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Child custody case could be heard in three countries

For parents living in Salt Lake City, Utah, and around the country, many have personal experiences dealing with divorce and custody issues. While settling such family-related disputes can be a very trying process under the best of circumstances, other factors can come into play that put an incredible strain on parents and children alike. One recent international child custody case stands out for being complicated and a little bizarre even.

The case involves a family with twin teenage boys. In 2012, the boys (of an American father and Romanian mother) left their home in Hungary to visit their paternal grandparents in the U.S. During the time the kids were away, their parents apparently moved to the mother’s home country.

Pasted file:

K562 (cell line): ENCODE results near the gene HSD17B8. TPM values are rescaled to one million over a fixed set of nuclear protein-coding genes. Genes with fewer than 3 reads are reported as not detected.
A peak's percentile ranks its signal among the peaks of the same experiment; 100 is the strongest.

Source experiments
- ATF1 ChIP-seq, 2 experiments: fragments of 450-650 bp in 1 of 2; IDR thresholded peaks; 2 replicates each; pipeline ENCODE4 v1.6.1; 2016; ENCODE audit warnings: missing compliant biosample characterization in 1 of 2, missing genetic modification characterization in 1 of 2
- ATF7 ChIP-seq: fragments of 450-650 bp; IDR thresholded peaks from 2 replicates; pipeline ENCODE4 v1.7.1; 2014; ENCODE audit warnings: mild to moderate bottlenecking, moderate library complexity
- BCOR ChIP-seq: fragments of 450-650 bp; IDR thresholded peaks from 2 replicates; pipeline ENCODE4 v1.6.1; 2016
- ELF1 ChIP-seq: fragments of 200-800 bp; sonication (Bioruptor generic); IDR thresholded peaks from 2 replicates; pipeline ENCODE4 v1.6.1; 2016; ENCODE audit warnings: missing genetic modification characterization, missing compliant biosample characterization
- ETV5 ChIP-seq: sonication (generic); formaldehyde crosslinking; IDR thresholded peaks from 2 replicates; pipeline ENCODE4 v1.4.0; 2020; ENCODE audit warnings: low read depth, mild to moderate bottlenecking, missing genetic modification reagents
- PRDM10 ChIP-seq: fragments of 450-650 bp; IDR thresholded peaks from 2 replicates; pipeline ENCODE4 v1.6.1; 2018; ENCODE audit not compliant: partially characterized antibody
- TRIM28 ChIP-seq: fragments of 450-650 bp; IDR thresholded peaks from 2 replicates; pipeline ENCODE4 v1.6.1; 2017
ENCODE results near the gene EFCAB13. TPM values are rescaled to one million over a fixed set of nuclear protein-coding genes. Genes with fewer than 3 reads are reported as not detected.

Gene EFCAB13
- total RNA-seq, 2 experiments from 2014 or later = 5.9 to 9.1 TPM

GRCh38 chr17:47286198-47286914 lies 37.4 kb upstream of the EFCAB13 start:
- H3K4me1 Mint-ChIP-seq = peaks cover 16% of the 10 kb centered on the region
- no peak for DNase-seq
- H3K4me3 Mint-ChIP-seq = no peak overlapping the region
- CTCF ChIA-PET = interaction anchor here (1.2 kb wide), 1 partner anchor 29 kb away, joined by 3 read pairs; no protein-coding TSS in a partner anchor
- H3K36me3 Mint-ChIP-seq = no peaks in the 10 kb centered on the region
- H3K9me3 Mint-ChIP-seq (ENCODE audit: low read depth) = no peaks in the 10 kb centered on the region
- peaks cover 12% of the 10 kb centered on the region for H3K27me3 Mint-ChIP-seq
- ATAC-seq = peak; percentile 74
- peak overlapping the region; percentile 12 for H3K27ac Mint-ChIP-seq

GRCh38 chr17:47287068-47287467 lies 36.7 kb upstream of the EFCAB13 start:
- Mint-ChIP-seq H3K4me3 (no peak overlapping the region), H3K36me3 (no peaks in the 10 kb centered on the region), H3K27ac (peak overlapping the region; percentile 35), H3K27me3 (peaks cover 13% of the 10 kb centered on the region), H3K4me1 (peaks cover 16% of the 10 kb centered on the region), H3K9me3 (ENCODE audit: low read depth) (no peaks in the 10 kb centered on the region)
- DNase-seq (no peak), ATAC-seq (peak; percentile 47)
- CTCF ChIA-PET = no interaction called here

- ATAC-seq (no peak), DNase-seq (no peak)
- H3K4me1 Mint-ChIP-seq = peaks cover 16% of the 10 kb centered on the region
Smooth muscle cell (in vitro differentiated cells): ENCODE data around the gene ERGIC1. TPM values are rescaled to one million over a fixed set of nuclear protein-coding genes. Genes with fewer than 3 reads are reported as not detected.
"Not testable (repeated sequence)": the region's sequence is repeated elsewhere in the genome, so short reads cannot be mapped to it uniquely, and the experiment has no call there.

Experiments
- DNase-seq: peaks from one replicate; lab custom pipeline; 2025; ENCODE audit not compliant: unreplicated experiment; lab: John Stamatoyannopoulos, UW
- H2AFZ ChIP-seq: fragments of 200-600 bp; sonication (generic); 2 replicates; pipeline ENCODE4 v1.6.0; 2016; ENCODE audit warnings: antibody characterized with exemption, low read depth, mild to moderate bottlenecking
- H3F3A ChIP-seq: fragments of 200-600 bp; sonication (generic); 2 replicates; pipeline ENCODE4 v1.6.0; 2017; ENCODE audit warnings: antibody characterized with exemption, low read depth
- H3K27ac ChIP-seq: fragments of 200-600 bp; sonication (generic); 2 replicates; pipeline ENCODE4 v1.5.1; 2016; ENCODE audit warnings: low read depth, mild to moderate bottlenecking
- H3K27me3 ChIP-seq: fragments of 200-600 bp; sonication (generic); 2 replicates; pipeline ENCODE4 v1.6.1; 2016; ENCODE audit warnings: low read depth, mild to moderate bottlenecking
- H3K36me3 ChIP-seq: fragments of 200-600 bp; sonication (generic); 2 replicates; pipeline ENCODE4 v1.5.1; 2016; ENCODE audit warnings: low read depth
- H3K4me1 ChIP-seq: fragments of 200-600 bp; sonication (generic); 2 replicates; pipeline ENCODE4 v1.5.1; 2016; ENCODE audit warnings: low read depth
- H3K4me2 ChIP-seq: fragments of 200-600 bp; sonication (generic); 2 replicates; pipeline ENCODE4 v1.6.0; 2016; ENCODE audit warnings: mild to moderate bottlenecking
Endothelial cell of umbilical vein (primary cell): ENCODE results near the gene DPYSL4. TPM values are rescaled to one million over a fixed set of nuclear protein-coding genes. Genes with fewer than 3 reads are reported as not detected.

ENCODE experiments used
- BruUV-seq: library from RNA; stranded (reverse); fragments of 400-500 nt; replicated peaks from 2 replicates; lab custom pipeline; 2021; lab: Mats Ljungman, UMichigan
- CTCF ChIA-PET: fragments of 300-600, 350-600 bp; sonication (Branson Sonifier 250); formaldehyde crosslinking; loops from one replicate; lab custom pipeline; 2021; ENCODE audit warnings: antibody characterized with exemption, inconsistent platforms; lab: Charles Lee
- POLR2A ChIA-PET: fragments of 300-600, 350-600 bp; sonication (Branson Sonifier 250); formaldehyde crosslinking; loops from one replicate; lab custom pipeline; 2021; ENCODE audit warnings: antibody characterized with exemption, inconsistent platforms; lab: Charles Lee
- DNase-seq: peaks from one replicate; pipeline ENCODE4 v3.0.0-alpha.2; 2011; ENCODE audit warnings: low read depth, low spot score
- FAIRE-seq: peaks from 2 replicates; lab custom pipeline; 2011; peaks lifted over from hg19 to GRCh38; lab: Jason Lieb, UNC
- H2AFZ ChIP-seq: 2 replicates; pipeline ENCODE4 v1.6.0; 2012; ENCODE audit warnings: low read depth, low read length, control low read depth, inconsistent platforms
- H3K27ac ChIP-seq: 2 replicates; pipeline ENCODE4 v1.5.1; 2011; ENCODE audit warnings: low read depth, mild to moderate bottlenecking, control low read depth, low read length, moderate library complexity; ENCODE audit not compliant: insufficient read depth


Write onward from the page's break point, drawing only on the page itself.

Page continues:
In a strange twist of events, the father filed for divorce stateside after returning to the country under the pretense of picking up the boys. The man and his sons have been living in the U.S. ever since.

While the family did move to Romania at the time the kids were on vacation, the two children had spent much of their young lives in Hungary. Furthermore, they lived in America until around the age of four. That is why a U.S. district court judge now must decide which of the three countries should host the child custody hearing.

A major issue that may arise in the custody dispute will be determining the boys’ primary country of residence. The mother contends the father committed international abduction of the children and that they mostly lived in Hungary. The father argues that the boys’ residence was Romania; though, they should be allowed to stay in America with him.

Certainly, this case is far from being over. One only hopes the court that hears the trial rules in the best interest of the children.


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